Company car tax bands explained
- How much tax do you have to pay?
- How do you pay nothing at all?
- Updated for Budget 2011
A company car can be a great perk, but it doesn't come for free – the taxman takes a bite of your earnings for the privilege.
How big a bite depends on three things: the P11D cost of the car (this is its list price plus options, but minus on-the-road charges and any capital contributions you make towards the car), the amount of CO2 that it emits, and your personal income tax band.
Once you've got these pieces of information you can use the table below to see how much the car will cost you each month. You can see from the table how costs increase each year as the CO2 levels ratchet back.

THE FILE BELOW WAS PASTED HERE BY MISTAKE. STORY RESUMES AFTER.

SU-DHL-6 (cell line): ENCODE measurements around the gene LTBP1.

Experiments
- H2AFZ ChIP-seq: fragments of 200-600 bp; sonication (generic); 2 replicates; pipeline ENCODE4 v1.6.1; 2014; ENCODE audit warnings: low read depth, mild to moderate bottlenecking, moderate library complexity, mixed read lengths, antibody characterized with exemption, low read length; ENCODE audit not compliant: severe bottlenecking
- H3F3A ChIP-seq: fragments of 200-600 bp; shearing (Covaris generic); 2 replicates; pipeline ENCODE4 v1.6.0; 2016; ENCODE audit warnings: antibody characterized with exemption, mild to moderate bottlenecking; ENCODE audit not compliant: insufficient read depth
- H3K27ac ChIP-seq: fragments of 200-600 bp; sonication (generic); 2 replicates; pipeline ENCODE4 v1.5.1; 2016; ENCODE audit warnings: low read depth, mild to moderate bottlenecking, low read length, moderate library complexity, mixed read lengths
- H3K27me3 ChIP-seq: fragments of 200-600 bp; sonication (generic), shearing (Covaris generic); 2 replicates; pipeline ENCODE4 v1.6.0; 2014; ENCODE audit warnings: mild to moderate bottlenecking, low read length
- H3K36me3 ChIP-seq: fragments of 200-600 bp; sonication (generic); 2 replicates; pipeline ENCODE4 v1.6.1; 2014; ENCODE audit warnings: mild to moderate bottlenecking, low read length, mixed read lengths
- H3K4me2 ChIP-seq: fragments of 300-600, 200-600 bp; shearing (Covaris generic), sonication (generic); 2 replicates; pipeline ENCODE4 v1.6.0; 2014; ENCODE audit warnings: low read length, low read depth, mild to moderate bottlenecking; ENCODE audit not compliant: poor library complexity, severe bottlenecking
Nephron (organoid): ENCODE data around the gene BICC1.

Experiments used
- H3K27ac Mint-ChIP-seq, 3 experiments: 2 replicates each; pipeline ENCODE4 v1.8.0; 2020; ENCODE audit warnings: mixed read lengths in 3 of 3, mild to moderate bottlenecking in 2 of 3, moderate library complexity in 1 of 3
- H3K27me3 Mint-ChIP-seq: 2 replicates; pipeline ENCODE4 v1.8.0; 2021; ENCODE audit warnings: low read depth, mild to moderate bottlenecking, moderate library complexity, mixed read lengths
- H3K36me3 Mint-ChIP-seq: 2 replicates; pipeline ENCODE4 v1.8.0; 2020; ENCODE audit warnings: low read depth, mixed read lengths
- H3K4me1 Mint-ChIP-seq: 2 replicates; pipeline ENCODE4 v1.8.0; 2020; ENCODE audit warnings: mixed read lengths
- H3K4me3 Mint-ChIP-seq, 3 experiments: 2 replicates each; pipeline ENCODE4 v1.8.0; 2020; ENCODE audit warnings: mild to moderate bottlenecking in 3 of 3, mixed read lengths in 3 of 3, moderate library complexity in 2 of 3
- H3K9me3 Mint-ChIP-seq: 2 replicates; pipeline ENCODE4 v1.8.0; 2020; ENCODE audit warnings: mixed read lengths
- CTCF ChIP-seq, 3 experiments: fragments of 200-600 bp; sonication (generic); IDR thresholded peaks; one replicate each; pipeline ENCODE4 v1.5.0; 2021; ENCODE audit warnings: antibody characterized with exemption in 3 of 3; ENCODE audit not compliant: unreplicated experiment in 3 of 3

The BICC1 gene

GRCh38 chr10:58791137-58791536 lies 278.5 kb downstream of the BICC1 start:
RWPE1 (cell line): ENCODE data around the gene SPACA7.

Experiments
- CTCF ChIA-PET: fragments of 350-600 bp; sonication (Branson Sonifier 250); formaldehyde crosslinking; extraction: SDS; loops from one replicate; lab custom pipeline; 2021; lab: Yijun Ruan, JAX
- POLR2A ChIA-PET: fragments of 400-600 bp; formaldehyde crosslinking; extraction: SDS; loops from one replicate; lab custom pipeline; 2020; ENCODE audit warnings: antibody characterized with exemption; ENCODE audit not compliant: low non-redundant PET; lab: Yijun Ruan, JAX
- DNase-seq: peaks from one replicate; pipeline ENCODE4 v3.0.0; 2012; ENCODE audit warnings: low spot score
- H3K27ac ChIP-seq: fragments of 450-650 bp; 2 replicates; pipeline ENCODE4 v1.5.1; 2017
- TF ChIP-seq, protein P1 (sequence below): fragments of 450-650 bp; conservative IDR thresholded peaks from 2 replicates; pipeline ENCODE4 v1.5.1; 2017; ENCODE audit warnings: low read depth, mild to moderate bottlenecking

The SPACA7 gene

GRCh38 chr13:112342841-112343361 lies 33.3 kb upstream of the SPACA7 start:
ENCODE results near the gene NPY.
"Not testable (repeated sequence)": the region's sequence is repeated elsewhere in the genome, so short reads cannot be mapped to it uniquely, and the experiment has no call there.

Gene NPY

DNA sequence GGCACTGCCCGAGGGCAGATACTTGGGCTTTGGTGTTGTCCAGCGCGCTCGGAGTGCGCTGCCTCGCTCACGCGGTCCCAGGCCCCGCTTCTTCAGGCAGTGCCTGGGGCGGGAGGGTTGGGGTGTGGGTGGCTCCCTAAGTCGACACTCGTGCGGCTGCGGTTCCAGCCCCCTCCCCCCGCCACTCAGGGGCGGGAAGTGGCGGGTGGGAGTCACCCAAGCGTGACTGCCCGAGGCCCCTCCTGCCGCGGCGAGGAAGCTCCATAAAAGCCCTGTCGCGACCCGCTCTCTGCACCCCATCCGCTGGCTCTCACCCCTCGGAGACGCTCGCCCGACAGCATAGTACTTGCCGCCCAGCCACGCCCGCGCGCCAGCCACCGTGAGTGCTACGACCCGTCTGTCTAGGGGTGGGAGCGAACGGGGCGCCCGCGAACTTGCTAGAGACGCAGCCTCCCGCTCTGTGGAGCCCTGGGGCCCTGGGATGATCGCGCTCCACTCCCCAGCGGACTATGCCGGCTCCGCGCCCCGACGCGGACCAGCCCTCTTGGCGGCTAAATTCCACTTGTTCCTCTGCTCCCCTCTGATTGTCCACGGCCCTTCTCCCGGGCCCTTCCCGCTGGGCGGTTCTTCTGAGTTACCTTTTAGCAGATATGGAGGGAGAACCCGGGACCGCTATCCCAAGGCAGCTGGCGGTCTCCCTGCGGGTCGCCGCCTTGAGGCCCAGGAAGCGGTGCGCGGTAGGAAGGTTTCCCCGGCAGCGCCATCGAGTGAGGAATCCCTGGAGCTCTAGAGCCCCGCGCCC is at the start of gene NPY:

Multiply the P11D value of the car by the benefit-in-kind percentage that it's subject to based on its CO2 output. This is the proportion of the car's value that you'll be taxed on based on your personal income tax band, so multiply that by 20%, 40% or 50% as appropriate.
If you don't want to pay anything at all, you'll need to get a fully electric battery-powered car. These are totally exempt from the charges until 2015. Cars emitting less than 75g/km will be subject to tax based on 5% of their value until 2015.
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